Improving the Recruitment, Retention, and Utilization of Federal Scientists and Engineers: A Report to the Carnegie Commision on Science, Technology and Government reform was based on earlier studies sponsored by OPM of the interplay between federal recruitment and retention trends, public-private compensation comparability, and local labor market variations in pay (e.g., Wyatt Company, 1989; OPM, 1989d). On the basis of these studies, OPM concluded that federal salaries were trailing the private sector ''in most occupations and most areas by widely varying amounts,'' the government was "experiencing significant recruitment and retention problems in some occupations and some geographic areas which cannot be addressed adequately under the existing system," and a shrinking supply of skilled labor in the future would "require more flexible, competitive pay practices to deal with growing recruitment and retention problems" (OPM, 1989e). OPM cited other trends as indicating problems with the civil service system: the rapid increase in the use of the special rates program in the 1980s (from 11,500 in 1979 to 208,000 in 1992); the growing pressure to adopt more and more personnel demonstration projects as a way for agencies, especially those with science and engineering workforces, to escape the constraints of the GS system; and the growth of legislative initiatives to exempt agencies from the regular civil service provisions in Title 5, United States Code, when OPM would not sponsor demonstrations (e.g., the National Institute of Standards and Technology) (OPM, 1989a).5 The same year, the pay and compensation task force of the influential National Commission on the Public Service (Volcker Commission) concluded: Federal compensation levels have fallen so much that they are now major obstacles to recruiting and retaining a quality federal workforce. While the government's open recruitment policies still produce long lines of applicants for must federal jobs, those well qualified to perform the work in many key areas and occupations are not in those lines. Current 5   OPM could have cited another trend, the use of direct-hire authority, which accounted for 70 percent of new federal hires in 1990, compared to 14 percent in 1981 (Campbell and Dix, 1990:13–14).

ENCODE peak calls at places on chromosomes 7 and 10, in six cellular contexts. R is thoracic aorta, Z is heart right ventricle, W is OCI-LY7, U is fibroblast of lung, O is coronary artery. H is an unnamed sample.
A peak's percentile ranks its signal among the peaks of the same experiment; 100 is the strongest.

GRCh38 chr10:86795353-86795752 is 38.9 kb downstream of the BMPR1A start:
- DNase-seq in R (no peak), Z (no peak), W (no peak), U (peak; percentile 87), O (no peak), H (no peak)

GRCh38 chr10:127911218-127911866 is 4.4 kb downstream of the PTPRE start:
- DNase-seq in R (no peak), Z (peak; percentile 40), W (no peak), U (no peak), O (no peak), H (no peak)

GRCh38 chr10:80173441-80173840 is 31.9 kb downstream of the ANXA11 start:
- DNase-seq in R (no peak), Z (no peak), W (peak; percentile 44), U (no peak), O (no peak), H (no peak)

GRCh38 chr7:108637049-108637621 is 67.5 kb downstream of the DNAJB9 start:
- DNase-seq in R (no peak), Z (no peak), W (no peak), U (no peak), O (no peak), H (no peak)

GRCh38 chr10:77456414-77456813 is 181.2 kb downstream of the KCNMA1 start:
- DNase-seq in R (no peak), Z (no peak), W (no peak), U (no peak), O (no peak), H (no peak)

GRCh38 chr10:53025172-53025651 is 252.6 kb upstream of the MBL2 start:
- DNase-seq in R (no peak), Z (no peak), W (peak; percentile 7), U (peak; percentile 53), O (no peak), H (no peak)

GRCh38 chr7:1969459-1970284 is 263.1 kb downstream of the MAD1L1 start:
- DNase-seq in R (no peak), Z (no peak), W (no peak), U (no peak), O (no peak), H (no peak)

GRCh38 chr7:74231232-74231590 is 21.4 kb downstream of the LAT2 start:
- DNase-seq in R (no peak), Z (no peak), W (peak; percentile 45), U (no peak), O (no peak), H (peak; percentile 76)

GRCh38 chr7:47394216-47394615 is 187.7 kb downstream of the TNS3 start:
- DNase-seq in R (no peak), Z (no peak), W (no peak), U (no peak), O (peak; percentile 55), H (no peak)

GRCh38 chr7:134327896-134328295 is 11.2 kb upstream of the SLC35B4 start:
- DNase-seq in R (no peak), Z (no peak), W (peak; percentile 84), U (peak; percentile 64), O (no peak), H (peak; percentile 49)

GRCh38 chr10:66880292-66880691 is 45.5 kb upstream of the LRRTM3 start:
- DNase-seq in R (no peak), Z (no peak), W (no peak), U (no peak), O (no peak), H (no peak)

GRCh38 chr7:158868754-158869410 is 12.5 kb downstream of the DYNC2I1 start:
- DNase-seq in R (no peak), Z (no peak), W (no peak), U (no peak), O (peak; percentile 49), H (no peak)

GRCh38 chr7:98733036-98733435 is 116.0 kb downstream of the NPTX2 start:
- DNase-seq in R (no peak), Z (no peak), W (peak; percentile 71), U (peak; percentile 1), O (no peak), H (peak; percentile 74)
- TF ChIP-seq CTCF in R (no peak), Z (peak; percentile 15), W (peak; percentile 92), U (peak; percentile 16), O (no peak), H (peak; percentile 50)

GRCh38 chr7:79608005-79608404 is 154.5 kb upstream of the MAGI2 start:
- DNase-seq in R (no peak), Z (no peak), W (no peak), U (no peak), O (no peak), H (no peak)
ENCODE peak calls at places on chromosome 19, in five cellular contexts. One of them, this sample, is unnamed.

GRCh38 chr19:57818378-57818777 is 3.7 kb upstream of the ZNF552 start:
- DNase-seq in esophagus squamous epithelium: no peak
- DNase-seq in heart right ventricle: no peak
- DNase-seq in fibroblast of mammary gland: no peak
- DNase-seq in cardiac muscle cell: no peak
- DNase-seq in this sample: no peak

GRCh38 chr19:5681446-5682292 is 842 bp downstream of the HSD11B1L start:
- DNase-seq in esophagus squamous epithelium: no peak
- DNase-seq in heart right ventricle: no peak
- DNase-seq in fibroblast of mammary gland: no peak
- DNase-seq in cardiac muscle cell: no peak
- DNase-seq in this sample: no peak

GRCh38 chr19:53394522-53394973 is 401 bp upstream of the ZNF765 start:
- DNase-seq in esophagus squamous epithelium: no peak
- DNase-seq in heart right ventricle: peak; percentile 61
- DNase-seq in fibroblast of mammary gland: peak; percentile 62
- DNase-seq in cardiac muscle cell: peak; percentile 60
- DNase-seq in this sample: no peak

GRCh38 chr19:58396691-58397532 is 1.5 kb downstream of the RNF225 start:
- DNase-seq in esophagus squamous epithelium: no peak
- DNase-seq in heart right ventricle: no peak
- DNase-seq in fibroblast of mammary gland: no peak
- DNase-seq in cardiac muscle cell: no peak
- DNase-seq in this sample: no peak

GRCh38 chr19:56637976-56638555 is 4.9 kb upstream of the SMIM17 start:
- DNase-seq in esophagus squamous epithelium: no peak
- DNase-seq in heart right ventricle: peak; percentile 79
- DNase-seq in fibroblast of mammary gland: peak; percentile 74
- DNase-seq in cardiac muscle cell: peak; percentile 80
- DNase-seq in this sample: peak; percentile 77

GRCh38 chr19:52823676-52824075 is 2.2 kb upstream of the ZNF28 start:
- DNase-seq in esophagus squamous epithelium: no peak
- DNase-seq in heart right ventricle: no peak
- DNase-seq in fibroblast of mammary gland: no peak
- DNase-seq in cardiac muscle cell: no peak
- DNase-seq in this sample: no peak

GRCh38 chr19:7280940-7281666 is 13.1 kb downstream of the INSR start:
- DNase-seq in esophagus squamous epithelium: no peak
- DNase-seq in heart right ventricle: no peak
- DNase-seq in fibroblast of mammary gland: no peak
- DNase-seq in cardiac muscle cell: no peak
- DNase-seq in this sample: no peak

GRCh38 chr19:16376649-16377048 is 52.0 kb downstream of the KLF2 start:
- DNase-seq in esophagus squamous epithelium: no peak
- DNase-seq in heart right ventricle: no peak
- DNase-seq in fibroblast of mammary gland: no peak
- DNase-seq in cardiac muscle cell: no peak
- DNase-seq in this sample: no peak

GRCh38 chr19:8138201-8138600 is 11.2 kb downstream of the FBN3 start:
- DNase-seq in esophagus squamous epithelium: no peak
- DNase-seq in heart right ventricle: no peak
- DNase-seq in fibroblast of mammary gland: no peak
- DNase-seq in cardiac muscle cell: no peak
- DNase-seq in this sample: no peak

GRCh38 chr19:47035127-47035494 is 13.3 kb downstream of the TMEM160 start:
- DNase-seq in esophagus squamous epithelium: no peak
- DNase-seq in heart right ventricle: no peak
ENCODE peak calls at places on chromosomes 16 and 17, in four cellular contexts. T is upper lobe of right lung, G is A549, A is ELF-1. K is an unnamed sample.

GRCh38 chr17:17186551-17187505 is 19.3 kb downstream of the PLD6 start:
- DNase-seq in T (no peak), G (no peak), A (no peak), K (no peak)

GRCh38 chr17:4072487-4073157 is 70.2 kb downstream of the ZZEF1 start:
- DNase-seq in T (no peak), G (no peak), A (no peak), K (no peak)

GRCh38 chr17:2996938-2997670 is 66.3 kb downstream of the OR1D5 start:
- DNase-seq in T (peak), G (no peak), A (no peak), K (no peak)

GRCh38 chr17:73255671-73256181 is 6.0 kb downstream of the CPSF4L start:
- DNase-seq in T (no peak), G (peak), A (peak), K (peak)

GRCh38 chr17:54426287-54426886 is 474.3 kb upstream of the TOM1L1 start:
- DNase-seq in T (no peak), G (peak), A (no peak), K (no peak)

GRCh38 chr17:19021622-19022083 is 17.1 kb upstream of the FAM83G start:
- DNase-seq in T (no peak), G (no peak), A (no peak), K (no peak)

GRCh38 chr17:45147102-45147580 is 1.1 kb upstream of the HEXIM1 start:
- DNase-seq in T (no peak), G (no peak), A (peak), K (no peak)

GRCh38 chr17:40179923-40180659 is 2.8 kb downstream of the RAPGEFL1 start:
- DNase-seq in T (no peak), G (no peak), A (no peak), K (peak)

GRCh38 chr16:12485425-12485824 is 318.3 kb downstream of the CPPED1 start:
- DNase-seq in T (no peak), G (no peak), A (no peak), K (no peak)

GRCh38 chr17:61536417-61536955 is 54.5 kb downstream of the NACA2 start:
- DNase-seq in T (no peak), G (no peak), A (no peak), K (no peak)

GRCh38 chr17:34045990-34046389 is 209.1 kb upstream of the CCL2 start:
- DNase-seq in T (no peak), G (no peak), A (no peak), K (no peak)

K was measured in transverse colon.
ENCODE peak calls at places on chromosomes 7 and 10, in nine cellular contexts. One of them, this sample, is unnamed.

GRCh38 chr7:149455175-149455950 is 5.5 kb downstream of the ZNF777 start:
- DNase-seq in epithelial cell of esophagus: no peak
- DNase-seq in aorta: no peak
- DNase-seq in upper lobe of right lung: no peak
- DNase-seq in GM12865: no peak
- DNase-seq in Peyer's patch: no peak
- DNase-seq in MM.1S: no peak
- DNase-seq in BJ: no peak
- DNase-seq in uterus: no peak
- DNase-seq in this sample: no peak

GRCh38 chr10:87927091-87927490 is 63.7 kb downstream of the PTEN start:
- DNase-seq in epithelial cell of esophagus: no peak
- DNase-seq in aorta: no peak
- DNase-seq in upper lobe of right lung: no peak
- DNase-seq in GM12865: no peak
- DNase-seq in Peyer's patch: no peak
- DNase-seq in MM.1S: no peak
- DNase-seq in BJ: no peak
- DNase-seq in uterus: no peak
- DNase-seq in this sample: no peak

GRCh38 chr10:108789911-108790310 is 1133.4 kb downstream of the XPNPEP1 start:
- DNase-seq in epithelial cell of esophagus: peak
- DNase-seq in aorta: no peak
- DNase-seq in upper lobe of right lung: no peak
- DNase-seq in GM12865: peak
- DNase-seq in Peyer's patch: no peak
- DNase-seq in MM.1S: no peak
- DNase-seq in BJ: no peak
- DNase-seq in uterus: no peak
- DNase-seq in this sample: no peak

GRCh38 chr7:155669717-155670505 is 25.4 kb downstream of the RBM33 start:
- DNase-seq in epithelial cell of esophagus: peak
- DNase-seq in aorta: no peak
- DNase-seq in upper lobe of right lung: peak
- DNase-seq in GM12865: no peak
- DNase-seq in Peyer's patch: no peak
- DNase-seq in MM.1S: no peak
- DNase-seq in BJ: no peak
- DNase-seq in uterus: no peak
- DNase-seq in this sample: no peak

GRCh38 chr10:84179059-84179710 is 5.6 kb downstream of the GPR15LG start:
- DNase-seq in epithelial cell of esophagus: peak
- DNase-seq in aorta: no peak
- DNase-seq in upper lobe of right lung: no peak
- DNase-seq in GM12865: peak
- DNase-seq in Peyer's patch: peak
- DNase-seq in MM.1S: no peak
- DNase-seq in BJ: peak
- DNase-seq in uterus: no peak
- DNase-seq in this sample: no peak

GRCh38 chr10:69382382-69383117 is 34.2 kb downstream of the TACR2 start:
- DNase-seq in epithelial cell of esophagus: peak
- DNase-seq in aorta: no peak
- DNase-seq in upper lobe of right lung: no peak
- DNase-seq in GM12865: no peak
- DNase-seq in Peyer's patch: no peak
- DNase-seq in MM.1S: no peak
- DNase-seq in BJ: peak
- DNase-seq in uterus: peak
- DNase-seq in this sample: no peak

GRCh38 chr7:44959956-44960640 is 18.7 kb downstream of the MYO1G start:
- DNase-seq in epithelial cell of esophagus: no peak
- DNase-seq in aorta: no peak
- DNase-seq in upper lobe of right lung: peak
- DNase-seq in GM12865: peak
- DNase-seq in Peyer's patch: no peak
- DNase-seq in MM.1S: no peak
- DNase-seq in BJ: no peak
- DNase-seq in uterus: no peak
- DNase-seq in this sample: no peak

OCR for page 37